It’s still useful outside the context of graduation, though, so I thought I’d share it here at Culture on the Edge. Wallace talks about how we make meaning in quotidian contexts and about the utility of some critical self-awareness in the process. Thinking through what we assume to be obvious and what we so often take for granted, he suggests, makes up the hard work of cognitive creativity — the work for which a liberal arts education provides some useful tools.
So let’s talk about the single most pervasive cliché in the commencement speech genre, which is that a liberal arts education is not so much about filling you up with knowledge as it is about ‘teaching you how to think’. If you’re like me as a student, you’ve never liked hearing this, and you tend to feel a bit insulted by the claim that you needed anybody to teach you how to think, since the fact that you even got admitted to a college this good seems like proof that you already know how to think. But I’m going to posit to you that the liberal arts cliché turns out not to be insulting at all, because the really significant education in thinking that we’re supposed to get in a place like this isn’t really about the capacity to think, but rather about the choice of what to think about. If your total freedom of choice regarding what to think about seems too obvious to waste time discussing, I’d ask you to think about fish and water, and to bracket for just a few minutes your skepticism about the value of the totally obvious.
Give it a listen. Among other things, it will help you take a second look at this afternoon’s grocery run.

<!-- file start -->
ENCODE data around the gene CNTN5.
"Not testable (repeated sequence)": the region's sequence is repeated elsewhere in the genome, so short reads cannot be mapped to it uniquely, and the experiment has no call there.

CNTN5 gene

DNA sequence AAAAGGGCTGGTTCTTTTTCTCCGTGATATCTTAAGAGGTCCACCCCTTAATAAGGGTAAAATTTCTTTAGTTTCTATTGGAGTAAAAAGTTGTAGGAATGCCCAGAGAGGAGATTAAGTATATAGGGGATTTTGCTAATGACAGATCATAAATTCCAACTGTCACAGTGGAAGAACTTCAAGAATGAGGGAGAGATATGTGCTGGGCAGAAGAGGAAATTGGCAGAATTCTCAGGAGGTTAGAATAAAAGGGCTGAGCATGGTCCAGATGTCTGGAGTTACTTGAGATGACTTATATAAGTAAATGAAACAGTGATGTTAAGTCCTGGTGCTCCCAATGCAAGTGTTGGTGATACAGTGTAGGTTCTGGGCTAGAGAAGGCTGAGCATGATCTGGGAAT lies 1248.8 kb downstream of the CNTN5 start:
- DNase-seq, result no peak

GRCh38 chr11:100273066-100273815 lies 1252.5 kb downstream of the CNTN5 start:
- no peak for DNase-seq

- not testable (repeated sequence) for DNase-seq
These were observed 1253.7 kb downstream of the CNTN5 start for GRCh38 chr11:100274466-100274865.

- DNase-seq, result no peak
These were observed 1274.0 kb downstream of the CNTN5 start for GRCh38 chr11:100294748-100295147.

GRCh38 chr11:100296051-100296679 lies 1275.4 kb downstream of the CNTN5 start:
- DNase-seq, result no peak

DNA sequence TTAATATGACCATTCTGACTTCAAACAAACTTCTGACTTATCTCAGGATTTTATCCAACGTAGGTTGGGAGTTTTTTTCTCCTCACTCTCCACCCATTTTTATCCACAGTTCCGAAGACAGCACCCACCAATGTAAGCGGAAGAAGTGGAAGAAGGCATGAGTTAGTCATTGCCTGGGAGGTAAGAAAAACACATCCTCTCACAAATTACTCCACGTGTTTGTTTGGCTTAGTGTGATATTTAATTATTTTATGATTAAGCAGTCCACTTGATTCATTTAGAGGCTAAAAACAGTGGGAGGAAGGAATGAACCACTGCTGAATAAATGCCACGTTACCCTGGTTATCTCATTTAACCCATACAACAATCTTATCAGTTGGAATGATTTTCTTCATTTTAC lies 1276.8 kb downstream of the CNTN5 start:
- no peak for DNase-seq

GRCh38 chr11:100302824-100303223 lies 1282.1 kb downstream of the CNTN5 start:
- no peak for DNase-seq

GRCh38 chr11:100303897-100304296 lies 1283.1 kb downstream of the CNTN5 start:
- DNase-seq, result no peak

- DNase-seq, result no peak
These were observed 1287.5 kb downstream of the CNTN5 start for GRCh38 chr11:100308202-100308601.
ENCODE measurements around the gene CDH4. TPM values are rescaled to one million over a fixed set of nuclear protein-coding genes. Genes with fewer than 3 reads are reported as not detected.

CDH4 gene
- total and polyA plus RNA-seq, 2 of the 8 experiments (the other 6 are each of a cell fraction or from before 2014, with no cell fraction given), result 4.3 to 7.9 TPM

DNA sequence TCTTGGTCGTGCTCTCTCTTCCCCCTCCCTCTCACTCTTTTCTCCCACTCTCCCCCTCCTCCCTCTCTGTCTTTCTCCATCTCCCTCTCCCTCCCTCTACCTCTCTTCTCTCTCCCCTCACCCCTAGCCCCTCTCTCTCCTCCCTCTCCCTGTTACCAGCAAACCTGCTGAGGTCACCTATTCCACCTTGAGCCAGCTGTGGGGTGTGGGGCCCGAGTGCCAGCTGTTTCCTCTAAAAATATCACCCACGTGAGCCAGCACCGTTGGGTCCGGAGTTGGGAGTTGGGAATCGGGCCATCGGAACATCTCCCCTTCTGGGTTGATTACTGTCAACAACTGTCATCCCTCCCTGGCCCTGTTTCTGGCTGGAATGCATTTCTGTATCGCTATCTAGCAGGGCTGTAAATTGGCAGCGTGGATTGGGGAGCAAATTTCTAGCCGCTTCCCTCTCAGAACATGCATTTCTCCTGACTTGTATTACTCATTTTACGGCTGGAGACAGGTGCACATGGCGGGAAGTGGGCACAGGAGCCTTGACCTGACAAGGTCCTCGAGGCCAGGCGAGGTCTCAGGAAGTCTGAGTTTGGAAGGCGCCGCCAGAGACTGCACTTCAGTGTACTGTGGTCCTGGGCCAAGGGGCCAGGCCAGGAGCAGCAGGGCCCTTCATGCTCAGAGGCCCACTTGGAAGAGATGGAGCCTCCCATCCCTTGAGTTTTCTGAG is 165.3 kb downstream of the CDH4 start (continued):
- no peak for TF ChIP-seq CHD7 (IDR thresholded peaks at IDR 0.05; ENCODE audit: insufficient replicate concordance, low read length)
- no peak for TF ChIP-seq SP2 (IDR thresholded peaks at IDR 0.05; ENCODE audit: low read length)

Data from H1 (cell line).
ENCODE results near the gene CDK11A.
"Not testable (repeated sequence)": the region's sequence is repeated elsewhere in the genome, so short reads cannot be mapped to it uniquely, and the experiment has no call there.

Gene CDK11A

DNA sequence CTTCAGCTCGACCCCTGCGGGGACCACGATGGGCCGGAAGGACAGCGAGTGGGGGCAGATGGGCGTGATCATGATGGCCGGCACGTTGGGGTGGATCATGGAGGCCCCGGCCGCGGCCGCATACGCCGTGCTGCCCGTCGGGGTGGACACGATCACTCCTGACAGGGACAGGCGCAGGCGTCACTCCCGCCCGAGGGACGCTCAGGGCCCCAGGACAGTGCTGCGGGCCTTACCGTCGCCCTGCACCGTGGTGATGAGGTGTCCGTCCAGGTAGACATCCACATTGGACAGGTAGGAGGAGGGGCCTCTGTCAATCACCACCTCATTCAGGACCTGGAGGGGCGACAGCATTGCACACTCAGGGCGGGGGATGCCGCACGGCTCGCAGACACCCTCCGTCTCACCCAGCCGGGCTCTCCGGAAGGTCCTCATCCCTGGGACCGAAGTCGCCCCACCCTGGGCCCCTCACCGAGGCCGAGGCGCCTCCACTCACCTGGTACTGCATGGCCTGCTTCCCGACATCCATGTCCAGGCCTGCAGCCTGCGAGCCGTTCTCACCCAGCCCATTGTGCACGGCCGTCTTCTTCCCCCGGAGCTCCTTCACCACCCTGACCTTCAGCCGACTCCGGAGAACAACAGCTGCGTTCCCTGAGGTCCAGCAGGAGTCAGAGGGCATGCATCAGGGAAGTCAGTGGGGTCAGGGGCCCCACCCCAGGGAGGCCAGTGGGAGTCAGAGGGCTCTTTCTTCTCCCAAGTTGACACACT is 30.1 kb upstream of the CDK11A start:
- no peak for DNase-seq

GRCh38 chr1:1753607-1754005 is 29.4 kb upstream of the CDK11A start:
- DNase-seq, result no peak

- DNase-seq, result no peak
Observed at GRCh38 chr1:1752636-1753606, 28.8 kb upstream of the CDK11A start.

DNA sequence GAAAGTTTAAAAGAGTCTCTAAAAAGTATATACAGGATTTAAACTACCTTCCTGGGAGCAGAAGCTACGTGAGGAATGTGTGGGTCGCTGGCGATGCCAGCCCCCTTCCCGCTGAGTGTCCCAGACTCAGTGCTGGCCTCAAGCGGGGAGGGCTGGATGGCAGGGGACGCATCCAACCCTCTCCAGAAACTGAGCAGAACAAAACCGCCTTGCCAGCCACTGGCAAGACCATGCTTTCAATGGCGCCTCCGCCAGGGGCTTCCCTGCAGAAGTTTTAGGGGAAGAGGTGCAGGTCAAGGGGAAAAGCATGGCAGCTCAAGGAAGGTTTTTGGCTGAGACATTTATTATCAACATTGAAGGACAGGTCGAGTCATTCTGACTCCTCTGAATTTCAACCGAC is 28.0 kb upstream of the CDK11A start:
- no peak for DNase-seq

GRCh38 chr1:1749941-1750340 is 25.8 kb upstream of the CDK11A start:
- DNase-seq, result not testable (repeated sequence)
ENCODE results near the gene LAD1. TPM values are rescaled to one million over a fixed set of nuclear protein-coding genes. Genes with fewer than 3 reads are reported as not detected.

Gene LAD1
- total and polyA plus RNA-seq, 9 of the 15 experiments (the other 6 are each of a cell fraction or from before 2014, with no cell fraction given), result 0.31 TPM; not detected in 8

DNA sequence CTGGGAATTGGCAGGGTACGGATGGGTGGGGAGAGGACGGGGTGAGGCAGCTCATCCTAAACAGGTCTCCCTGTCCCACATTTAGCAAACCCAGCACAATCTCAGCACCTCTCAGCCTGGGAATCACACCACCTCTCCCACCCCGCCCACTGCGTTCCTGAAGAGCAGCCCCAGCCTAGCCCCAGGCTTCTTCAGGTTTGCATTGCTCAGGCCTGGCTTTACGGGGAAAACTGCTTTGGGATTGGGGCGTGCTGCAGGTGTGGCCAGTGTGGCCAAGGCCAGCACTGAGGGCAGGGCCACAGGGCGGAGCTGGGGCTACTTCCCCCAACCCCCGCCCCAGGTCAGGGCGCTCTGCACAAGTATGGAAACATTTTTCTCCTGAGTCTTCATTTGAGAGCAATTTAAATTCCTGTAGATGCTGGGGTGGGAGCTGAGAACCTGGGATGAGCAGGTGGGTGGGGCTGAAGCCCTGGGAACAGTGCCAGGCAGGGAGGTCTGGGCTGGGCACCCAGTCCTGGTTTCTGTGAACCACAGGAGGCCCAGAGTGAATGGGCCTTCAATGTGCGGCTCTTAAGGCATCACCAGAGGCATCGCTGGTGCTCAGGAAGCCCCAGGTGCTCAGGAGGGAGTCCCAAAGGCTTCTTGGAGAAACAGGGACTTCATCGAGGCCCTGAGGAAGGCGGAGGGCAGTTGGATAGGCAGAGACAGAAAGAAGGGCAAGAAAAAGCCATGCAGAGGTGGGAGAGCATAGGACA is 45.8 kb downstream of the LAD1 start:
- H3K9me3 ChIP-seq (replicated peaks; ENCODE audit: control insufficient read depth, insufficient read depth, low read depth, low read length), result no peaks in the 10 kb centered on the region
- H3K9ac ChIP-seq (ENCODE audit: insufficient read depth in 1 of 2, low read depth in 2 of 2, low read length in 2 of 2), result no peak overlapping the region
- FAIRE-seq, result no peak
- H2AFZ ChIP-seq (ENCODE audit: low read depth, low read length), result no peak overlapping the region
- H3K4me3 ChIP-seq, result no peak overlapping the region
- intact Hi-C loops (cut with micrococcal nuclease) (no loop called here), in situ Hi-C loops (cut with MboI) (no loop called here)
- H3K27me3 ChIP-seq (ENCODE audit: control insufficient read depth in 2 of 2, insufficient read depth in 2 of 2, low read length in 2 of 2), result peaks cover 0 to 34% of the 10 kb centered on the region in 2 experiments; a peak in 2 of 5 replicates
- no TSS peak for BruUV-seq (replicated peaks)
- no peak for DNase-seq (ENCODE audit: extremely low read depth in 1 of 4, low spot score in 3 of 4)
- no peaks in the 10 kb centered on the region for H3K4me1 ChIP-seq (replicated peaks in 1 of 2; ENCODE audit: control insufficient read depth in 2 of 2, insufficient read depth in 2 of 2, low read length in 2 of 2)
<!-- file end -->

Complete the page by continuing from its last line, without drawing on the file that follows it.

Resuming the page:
In the ever-growing torrent of op-eds about Donald Trump, the subject of the candidate’s misogyny has increasingly become a topic of interest and focus. Most recently, I came across this New York Times piece by conservative columnist David Brooks. In it, Brooks bemoans Trump’s bombastic misogyny that seems predicated upon competitive alpha male one-upmanship. Continue reading “Marketable Misogyny”
I recently watched Ethan Hawke’s foray into documentary filmmaking, Seymour: An Introduction, about the great pianist Seymour Bernstein. While it’s characteristically Ethan Hawke-y in a way that made me think Julie Delphy would show up at any minute to play sounding board to Hawke’s musings, and while there’s a bit with a career-mystic that I could do without, I was charmed by Bernstein’s soft-spoken enthusiasm. There are also a few terrific stories along the way. Like this one:
This idea of getting more nervous as one grows in sophistication and talent got me thinking about the respective confidence or jitters with which we approach our profession as scholars. Continue reading ““You Will Get Nervous When You Learn…””
In the midst of the current presidential race here in the U.S., with all the rhetoric about who’s out and who’s in (whether the framework in question regards presidential contenders or who has access to the citizenship that would allow a person to vote for them), I thought it might be time to share one of my favorite clips from A Pervert’s Guide to Ideology, one that I use in my classes quite a bit, in which Slavoj Žižek discusses the seeming universality of Beethoven’s 9th Symphony and, in particular, the “Ode to Joy”. “Unity” is always manufactured by exercising certain exclusions. A good thing to keep in mind during this presidential cycle as more candidates start dropping out and more political ads keep rolling in.